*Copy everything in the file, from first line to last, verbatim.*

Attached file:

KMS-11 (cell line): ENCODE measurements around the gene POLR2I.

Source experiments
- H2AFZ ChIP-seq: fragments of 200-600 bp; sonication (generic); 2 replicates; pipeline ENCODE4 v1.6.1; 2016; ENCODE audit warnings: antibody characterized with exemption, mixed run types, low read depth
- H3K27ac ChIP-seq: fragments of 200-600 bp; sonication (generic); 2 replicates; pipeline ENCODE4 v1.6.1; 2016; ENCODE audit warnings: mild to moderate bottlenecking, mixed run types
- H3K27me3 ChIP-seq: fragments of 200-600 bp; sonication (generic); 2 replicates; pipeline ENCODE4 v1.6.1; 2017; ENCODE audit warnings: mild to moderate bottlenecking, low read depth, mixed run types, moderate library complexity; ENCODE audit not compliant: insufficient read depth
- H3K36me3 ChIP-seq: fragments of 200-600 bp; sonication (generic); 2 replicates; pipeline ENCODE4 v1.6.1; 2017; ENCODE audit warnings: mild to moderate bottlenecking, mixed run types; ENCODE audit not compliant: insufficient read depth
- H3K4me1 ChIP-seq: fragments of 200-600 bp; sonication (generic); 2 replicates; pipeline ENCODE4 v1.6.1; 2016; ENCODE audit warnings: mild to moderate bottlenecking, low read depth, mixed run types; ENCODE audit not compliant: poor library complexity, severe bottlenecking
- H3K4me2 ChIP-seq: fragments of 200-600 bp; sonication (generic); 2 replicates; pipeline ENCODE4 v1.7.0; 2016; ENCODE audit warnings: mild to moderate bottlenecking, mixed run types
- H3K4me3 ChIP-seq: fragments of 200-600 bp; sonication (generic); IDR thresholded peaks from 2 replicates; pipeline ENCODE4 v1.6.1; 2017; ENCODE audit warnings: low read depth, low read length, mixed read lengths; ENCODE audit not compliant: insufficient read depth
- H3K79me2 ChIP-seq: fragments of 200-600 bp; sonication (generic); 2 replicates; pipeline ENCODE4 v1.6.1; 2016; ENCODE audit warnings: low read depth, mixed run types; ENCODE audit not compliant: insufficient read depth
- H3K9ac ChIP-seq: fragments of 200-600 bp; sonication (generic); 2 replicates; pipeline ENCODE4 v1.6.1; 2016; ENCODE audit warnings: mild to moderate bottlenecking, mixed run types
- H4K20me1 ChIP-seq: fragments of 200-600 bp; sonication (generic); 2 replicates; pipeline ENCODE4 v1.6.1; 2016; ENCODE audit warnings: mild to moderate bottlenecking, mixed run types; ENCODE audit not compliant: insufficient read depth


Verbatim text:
KMS-11 (cell line): ENCODE measurements around the gene POLR2I.

Source experiments
- H2AFZ ChIP-seq: fragments of 200-600 bp; sonication (generic); 2 replicates; pipeline ENCODE4 v1.6.1; 2016; ENCODE audit warnings: antibody characterized with exemption, mixed run types, low read depth
- H3K27ac ChIP-seq: fragments of 200-600 bp; sonication (generic); 2 replicates; pipeline ENCODE4 v1.6.1; 2016; ENCODE audit warnings: mild to moderate bottlenecking, mixed run types
- H3K27me3 ChIP-seq: fragments of 200-600 bp; sonication (generic); 2 replicates; pipeline ENCODE4 v1.6.1; 2017; ENCODE audit warnings: mild to moderate bottlenecking, low read depth, mixed run types, moderate library complexity; ENCODE audit not compliant: insufficient read depth
- H3K36me3 ChIP-seq: fragments of 200-600 bp; sonication (generic); 2 replicates; pipeline ENCODE4 v1.6.1; 2017; ENCODE audit warnings: mild to moderate bottlenecking, mixed run types; ENCODE audit not compliant: insufficient read depth
- H3K4me1 ChIP-seq: fragments of 200-600 bp; sonication (generic); 2 replicates; pipeline ENCODE4 v1.6.1; 2016; ENCODE audit warnings: mild to moderate bottlenecking, low read depth, mixed run types; ENCODE audit not compliant: poor library complexity, severe bottlenecking
- H3K4me2 ChIP-seq: fragments of 200-600 bp; sonication (generic); 2 replicates; pipeline ENCODE4 v1.7.0; 2016; ENCODE audit warnings: mild to moderate bottlenecking, mixed run types
- H3K4me3 ChIP-seq: fragments of 200-600 bp; sonication (generic); IDR thresholded peaks from 2 replicates; pipeline ENCODE4 v1.6.1; 2017; ENCODE audit warnings: low read depth, low read length, mixed read lengths; ENCODE audit not compliant: insufficient read depth
- H3K79me2 ChIP-seq: fragments of 200-600 bp; sonication (generic); 2 replicates; pipeline ENCODE4 v1.6.1; 2016; ENCODE audit warnings: low read depth, mixed run types; ENCODE audit not compliant: insufficient read depth
- H3K9ac ChIP-seq: fragments of 200-600 bp; sonication (generic); 2 replicates; pipeline ENCODE4 v1.6.1; 2016; ENCODE audit warnings: mild to moderate bottlenecking, mixed run types
- H4K20me1 ChIP-seq: fragments of 200-600 bp; sonication (generic); 2 replicates; pipeline ENCODE4 v1.6.1; 2016; ENCODE audit warnings: mild to moderate bottlenecking, mixed run types; ENCODE audit not compliant: insufficient read depth